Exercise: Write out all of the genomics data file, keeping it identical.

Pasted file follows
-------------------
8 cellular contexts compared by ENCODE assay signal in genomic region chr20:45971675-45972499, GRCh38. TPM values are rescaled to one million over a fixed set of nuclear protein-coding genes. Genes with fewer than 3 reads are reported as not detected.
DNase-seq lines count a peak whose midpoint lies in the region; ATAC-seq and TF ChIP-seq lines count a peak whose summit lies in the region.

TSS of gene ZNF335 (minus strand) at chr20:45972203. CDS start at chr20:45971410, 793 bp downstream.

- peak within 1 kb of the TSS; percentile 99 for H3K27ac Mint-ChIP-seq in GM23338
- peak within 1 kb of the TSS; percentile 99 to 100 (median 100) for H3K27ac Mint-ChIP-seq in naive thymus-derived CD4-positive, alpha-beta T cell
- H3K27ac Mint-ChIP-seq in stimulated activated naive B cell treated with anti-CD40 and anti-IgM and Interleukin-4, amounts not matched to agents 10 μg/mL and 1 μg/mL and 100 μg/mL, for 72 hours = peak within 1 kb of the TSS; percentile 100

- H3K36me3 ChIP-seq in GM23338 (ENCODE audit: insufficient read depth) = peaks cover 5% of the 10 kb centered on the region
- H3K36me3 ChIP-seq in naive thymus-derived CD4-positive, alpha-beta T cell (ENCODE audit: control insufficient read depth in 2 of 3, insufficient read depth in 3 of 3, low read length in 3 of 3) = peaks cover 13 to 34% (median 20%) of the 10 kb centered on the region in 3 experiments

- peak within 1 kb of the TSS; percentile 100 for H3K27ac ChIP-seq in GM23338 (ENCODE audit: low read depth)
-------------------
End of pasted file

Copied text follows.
8 cellular contexts compared by ENCODE assay signal in genomic region chr20:45971675-45972499, GRCh38. TPM values are rescaled to one million over a fixed set of nuclear protein-coding genes. Genes with fewer than 3 reads are reported as not detected.
DNase-seq lines count a peak whose midpoint lies in the region; ATAC-seq and TF ChIP-seq lines count a peak whose summit lies in the region.

TSS of gene ZNF335 (minus strand) at chr20:45972203. CDS start at chr20:45971410, 793 bp downstream.

- peak within 1 kb of the TSS; percentile 99 for H3K27ac Mint-ChIP-seq in GM23338
- peak within 1 kb of the TSS; percentile 99 to 100 (median 100) for H3K27ac Mint-ChIP-seq in naive thymus-derived CD4-positive, alpha-beta T cell
- H3K27ac Mint-ChIP-seq in stimulated activated naive B cell treated with anti-CD40 and anti-IgM and Interleukin-4, amounts not matched to agents 10 μg/mL and 1 μg/mL and 100 μg/mL, for 72 hours = peak within 1 kb of the TSS; percentile 100

- H3K36me3 ChIP-seq in GM23338 (ENCODE audit: insufficient read depth) = peaks cover 5% of the 10 kb centered on the region
- H3K36me3 ChIP-seq in naive thymus-derived CD4-positive, alpha-beta T cell (ENCODE audit: control insufficient read depth in 2 of 3, insufficient read depth in 3 of 3, low read length in 3 of 3) = peaks cover 13 to 34% (median 20%) of the 10 kb centered on the region in 3 experiments

- peak within 1 kb of the TSS; percentile 100 for H3K27ac ChIP-seq in GM23338 (ENCODE audit: low read depth)